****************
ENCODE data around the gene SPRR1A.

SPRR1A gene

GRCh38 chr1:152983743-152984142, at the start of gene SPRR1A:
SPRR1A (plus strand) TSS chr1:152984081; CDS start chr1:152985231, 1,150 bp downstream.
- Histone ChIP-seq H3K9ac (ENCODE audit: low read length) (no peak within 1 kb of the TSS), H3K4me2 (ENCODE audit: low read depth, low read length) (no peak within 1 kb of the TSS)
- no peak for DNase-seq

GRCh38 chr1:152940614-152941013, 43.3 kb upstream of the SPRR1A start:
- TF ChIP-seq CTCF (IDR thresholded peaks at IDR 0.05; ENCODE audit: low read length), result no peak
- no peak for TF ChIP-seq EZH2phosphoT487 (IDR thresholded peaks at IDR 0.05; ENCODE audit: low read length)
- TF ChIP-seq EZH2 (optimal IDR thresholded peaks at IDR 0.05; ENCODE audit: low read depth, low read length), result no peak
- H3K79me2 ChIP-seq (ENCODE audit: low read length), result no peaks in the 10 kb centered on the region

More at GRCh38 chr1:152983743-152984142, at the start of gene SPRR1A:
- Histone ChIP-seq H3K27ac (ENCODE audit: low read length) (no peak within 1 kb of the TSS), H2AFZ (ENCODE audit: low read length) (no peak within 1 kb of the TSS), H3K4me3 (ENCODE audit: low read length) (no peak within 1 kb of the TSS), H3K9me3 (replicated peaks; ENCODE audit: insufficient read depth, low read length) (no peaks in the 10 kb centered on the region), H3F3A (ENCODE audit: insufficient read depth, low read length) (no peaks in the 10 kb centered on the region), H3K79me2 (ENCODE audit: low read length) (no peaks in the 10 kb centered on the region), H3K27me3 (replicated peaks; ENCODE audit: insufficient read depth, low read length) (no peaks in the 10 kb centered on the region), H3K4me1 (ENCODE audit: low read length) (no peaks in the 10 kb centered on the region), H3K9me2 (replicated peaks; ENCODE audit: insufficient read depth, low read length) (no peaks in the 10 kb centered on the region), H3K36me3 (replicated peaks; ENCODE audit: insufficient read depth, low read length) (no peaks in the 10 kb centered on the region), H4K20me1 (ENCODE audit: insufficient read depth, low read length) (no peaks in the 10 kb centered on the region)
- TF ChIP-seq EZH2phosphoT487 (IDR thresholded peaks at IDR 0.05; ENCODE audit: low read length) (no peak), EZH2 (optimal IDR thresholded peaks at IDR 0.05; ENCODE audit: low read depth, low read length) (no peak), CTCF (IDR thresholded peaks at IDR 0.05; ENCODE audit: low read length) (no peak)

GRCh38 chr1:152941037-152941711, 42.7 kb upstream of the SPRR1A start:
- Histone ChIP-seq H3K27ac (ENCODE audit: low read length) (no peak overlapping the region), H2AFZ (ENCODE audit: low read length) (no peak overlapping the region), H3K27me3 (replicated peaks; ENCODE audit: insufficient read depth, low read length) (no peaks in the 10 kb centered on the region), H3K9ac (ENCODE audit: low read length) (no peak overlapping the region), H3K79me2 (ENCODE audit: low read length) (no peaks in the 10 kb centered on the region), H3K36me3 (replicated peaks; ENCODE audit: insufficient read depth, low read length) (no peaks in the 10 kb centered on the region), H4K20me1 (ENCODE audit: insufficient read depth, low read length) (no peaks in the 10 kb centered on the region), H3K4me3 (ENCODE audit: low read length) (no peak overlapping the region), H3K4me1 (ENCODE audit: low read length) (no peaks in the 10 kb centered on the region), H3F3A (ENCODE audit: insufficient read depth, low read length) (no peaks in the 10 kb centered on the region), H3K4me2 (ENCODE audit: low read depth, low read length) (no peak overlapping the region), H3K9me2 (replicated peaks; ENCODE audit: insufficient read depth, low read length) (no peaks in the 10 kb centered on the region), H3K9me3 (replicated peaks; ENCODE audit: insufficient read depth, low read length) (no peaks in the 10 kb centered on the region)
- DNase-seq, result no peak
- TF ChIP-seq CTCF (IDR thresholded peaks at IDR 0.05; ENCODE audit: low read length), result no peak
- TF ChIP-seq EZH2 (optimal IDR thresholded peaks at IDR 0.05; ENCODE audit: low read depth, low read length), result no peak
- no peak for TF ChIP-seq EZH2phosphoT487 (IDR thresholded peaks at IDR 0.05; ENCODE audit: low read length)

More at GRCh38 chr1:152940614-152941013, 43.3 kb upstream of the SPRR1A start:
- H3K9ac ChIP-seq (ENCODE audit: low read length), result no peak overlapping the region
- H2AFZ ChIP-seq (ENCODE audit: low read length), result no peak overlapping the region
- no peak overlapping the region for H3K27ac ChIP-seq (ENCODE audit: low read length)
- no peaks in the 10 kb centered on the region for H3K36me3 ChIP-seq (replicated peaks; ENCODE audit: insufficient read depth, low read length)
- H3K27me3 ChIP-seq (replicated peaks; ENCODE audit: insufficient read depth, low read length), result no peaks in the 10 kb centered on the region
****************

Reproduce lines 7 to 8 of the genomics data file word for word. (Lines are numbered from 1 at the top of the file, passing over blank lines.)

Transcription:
GRCh38 chr1:152940614-152941013, 43.3 kb upstream of the SPRR1A start:
- TF ChIP-seq CTCF (IDR thresholded peaks at IDR 0.05; ENCODE audit: low read length), result no peak